Conclusion

These results demonstrate that actions to improve the health of First Nations in Ontario (whether on or off reserve) are needed to reduce their future burden of cancer and other chronic diseases. There may be many social factors that determine whether an individual lives on or off reserve that should be considered when designing and implementing prevention policies and programs. The interaction between these factors, including distal (e.g. colonialism, social exclusion), intermediate (e.g. lack of community infrastructure, limited resources) and proximal (e.g. health behaviours, poverty, lower educational achievement, unemployment),Footnote 36 and their influence on lifestyle choices among First Nations are complex and understudied. In one report, culturally appropriate, evidence-based health policy recommendations for avoiding tobacco and alcohol, eating a healthy diet and being physically active were documented for First Nations, Inuit and Métis populations in Ontario through knowledge and experience shared by communities, organizations and individuals in a series of focus groups and interviews.Footnote 34 Further research of this kind is needed to inform the success of prevention initiatives. Implementation of policies and programs aimed at reducing the risk and burden of chronic disease in First Nations will require the support and participation of government and communities, and the collaboration of a wide range of organizations.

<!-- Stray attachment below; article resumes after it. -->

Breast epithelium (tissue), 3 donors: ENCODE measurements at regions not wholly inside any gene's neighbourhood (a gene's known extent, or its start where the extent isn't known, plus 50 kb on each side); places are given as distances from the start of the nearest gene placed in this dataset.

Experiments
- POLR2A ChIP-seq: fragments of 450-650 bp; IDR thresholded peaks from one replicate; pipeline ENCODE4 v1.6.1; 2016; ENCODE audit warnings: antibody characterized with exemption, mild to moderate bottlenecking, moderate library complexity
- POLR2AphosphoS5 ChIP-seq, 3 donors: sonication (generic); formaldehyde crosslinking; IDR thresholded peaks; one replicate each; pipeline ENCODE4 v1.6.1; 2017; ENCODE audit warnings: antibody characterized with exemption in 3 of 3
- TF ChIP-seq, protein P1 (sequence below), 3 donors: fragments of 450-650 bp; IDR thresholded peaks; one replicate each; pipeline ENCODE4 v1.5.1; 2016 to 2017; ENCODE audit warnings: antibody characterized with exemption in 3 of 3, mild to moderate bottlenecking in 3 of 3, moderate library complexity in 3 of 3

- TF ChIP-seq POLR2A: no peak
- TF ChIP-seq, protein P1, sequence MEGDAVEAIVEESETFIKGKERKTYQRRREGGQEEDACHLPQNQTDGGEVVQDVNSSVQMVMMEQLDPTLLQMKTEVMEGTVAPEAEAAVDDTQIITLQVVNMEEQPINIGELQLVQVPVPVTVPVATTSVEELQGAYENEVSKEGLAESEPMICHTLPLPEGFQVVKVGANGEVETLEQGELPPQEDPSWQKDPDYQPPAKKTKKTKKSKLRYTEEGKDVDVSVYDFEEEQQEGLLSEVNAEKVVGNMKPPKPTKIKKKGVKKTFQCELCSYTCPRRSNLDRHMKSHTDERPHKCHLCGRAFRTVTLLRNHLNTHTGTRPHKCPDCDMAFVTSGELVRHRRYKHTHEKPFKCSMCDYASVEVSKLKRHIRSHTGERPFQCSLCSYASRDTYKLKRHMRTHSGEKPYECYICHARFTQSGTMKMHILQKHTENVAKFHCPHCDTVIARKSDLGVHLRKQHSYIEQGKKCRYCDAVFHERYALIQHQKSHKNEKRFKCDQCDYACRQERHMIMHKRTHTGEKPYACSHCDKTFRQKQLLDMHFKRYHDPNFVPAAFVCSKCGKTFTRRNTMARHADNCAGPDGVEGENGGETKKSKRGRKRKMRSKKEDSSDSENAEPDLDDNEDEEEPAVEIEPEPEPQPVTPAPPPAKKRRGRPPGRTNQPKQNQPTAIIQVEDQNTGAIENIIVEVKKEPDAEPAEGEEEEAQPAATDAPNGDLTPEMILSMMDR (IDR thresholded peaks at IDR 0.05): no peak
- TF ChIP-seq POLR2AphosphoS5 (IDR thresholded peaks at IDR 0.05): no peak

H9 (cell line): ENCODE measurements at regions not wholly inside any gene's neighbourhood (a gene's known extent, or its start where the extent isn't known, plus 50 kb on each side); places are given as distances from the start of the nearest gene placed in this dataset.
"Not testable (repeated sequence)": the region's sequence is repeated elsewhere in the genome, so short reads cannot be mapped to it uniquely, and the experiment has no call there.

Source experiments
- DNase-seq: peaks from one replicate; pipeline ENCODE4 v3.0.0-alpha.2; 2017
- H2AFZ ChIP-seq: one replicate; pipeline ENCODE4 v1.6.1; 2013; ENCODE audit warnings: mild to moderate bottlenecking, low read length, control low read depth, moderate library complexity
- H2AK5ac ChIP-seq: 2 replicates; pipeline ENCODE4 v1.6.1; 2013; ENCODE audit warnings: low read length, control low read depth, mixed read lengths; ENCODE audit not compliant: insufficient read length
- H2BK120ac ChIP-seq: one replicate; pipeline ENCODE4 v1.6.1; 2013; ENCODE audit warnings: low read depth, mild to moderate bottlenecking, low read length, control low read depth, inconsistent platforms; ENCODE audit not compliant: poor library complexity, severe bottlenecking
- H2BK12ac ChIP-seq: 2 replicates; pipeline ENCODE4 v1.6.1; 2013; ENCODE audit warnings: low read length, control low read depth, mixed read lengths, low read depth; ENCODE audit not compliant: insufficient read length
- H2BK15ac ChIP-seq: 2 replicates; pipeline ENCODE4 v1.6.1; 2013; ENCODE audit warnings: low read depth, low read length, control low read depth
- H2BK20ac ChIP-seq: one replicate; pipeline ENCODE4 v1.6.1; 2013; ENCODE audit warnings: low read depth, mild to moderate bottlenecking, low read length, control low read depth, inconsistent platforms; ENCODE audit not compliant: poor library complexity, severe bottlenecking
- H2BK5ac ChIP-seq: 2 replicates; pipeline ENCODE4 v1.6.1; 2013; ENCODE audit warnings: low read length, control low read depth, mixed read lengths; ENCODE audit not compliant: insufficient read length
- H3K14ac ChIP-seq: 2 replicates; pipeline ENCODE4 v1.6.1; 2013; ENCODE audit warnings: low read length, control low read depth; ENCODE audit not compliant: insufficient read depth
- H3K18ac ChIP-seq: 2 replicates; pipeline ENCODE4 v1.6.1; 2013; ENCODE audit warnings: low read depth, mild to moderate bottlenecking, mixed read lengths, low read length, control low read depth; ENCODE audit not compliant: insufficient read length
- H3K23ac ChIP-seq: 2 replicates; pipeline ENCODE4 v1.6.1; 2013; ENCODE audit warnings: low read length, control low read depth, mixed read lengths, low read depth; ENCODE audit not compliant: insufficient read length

Acknowledgements

The 2014 SLCDC-MA was funded by the Public Health Agency of Canada and developed in collaboration with Statistics Canada. This survey was developed through the contribution of time and expertise from members of PHAC's Mental Health and Mental Illness Advisory Committee. The 2013 CCHS was conducted by Statistics Canada in partnership with Health Canada and PHAC with funding from the Canadian federal government.

No external financial or material support was obtained for this study.

L. Loukine and H. Orpana provided technical advice on statistical analysis.

Conflicts of interest

The authors declare no conflicts of interest.

Authors' contributions

MM, AY, CJ, LM were involved in the design and/or conceptualization of the work. All authors were involved in acquisition, analysis or interpretation of the data and drafting and/or revising the paper. All authors have read and approved the final manuscript.

References

Footnote 1

The Constitution Act, 1982, Schedule B to the Canada Act 1982 (UK), c 11. Part II: rights of the Aboriginal Peoples of Canada (Section 35); 1982.

Return to footnote 1 referrer

Footnote 2

Statistics Canada. Aboriginal peoples in Canada: First Nations people, Métis and Inuit [Internet]. Ottawa (ON): Statistics Canada; 2011 [modified 2016 Sep 15; cited 2016 Mar 3]. Available from: https://www12.statcan.gc.ca/nhs-enm/2011/as-sa/99-011-x/99-011-x2011001-eng.cfm

Return to footnote 2 referrer

Footnote 3

Indigenous and Northern Affairs Canada. Registered Indian population by sex and residence 2014—Statistics and Measurement Directorate. Ottawa (ON): Government of Canada; 2015 [cited 2015 Sep 4]. Available from: http://www.aadnc-aandc.gc.ca/eng/1429798605785/1429798785836#tbc1303

Return to footnote 3 referrer

Footnote 4

National Collaborating Centre For Aboriginal Health. An overview of Aboriginal health in Canada: setting the context. Prince George (BC): NCCAH; 2013.

Return to footnote 4 referrer